Thai Iced Coffee

How To Make Thai Iced Coffee at Home

Thai Iced Coffee Recipe

If your looking for a another way to make coffee or if want a drink that is tasty and sweet than a Thai Iced Coffee is for you. If you have ever been to Thailand you will notice that it is sold on everywhere and is the go to coffee drink for the Thai people..

Now, people from all over the world love to drink a traditional Thai Iced Coffee and are looking to learn how to make one at home so they can have one day or night. We’ll that’s were I come in, because I have a sure fire recipe that will make you the envy of your friends!

If you want to learn how to make a great traditional Thai Iced Coffee step by step, keep on reading because this post is for you.

How to Make Thai Iced Coffee


  • Thai oliang instant coffee such as Pantainorasigh brand for the authentic Thai taste.
  • A Thai tea or coffee sock. The sock comes with a metal ring and a handle to which a cotton cloth bag is attached (optional)
  • Hot water 30 seconds off boil
  • Pinch of Salt
  • Sweet condensed milk
  • Ice cubes
  • 1/4 cup of evaporated milk or fresh heavy cream (optional)

Step 1 – Add Coffee

Put 3 table spoons of oliang powder into the coffee sock and slowly pour hot water over it into a carafe or other glass jug.

Step 2 – In a Separate Glass

In a separate glass, add a pinch of salt, sweet condensed milk, ice and stir together.

Step 3 – Add Mixture

When the coffee is done brewing add the coffee to the mixture of salt and sweet condensed milk and then add ice cubes

Step 4 – Final Touch

As a final touch, add evaporated milk or fresh heavy cream on top.

Step 5 – Enjoy!

Traditionally Thai Iced Coffee is made super sweet and strong because it will get watered down later as the ice cubes melt.

Origins of Thai Iced Coffee

The authentic Thai iced coffee is known in Thai as Oliang, surprisingly not a Thai name. The name comes from Teochew dialect, with “o” means “black” and “liang” means “cool”.

Teochew is a group of ethnic Chinese people living in southern China, mostly in Guangdong province. Historically they have migrated to many Southeast Asian countries, including Thailand and Vietnam, to avoid the hardship of war, starvation and chaos in the early twenty century in China. The name oliang suggested that the drink in fact was brought to Thailand by the Teochew immigrants!

In fact, in comparison to the traditional Vietnamese Iced Coffee, which could be brought to Vietnam also by Chinese immigrants, the two drinks are strikingly similar. They are made traditionally by pouring boiling water through a coffee sock holding coffee mixture.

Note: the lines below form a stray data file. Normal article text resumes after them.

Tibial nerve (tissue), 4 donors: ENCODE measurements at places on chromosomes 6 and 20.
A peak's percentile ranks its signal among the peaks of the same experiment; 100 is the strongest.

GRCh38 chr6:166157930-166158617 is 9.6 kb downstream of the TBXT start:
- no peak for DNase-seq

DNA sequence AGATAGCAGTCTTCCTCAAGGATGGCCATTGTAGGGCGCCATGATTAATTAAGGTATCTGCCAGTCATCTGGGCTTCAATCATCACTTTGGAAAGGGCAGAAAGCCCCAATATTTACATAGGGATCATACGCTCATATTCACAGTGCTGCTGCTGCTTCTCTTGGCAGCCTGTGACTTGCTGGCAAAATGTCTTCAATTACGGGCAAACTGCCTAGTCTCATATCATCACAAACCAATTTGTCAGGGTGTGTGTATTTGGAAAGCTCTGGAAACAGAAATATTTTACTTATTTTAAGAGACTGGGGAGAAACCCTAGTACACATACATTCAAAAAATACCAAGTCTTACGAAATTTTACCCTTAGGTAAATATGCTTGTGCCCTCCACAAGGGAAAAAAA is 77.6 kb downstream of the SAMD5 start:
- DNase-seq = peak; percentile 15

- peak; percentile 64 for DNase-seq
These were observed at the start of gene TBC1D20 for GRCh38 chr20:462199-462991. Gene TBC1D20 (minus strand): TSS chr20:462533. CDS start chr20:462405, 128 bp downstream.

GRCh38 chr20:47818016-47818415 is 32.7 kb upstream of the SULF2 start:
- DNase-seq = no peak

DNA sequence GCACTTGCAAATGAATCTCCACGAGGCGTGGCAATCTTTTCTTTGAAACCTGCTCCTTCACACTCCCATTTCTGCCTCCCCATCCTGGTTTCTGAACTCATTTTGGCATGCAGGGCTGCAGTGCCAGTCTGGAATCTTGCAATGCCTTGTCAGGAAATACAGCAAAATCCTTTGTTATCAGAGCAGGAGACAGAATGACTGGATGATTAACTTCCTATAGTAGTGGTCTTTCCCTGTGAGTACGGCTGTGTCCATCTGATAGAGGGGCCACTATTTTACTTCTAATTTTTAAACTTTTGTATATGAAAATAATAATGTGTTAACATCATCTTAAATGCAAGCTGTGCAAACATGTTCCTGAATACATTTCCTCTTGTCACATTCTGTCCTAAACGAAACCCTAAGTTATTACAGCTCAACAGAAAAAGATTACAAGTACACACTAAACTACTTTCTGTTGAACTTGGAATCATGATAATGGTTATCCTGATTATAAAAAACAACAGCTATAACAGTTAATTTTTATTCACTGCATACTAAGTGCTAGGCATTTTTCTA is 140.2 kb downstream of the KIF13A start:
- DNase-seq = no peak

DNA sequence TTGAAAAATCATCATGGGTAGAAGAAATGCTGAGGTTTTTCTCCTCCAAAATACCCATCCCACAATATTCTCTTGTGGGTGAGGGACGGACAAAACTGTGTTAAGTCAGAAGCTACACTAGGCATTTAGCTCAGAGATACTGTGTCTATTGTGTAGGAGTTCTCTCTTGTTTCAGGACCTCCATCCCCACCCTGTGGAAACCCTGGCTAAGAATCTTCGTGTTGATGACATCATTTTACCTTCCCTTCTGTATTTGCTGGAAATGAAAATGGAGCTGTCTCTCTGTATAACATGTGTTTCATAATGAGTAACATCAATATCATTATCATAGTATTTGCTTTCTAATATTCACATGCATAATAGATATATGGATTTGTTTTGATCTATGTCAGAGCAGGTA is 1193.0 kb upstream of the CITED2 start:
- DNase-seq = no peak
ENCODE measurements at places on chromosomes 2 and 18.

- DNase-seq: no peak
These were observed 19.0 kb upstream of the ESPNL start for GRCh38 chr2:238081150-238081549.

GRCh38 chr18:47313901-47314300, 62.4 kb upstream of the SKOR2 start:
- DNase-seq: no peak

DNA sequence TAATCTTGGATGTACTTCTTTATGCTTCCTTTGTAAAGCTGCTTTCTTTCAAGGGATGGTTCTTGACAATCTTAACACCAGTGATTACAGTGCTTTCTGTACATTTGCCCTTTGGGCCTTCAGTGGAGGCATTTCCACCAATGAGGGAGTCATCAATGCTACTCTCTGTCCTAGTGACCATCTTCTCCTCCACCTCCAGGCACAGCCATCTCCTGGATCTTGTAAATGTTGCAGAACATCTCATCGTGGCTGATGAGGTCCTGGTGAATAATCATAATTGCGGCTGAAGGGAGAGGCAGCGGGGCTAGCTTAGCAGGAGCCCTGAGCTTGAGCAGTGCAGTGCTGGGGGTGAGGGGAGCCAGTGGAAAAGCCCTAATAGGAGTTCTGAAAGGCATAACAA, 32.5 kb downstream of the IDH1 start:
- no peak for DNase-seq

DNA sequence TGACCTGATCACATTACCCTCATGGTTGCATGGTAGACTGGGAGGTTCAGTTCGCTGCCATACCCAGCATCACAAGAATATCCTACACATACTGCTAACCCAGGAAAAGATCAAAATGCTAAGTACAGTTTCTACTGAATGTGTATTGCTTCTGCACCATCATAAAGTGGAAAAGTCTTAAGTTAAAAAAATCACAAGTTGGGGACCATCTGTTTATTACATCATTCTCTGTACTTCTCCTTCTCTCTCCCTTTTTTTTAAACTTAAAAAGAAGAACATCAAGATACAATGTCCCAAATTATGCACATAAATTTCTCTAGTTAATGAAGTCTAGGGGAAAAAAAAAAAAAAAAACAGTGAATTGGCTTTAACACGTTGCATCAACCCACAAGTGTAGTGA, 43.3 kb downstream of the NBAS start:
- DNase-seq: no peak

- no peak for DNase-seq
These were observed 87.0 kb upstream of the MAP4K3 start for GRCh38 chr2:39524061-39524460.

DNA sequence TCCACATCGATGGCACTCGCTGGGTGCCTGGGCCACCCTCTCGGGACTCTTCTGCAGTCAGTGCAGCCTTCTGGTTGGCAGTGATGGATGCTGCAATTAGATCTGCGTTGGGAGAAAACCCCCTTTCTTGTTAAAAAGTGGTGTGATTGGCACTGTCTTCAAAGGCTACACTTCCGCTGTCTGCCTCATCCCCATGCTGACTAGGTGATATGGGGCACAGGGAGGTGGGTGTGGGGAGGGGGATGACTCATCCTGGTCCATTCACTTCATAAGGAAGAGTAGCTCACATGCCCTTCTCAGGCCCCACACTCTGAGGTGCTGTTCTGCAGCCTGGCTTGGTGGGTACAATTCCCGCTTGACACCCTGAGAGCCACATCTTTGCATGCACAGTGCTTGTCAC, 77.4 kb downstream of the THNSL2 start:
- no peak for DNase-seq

The coffee mixture is never pure coffee but a mix of coffee with various grains and seeds like cardamom, corn, soybeans, rice, and sesame seeds to enhance coffee taste. Another similarity between those two drinks is the added condensed milk to sweeten the drink.

The starkest contrast of Thai Iced Coffee that created its distinctive taste is that its main ingredient used by street vendors is the pre-mixed instant coffee powder.

This popular brand that could be found in Asian shop or Amazon (of course) is Pantainorasingh brand, which is a blend of coffee and other ingredients. Pantainorasigh consisted of 50% coffee, 25% corn, 20% soya bean, 5% sesame seed.

Final Thoughts

I was surprised to learn about the fact that traditionally Thai Iced Coffee is not made from pure coffee powder, but always a mix with other grains and seeds. In fact, the practice to mix as such is not only common in Thailand.

In Vietnam, traditionally each coffee store also has a secret recipe to mix coffee with other grains such as soya or corn. Rumor has it that some coffee houses even mix…fish sauce in the powder.

There is no reliable source on why both Thai and Vietnamese prefer mixed coffee over pure coffee. To make a smart guess, I would think historically, in the early 20th century, when the coffee drinking habits started to pick up in both Southeast Asian neighboring countries, coffee was still a luxury goods.

To reduce the price of the rare commodity, it is only logical to mix local available products such as corn, soya bean or sesame seed to the coffee powder selling to the common crowd. Once the coffee drinkers got used to the pre-mixed coffee taste, it then became the standard of how local coffee should be: very dark, black and thick.

The attitude towards pre-mixed coffee powder changed with time, with the availability of purer coffee. The urban office workers would now prefer coffee from Starbuck or fancy pour over café bar over traditional coffee with condensed milk. Yet the popular mass is not picky and the super sweet traditional Thai Iced coffee made from pre-mixed powder still sure does have its fans.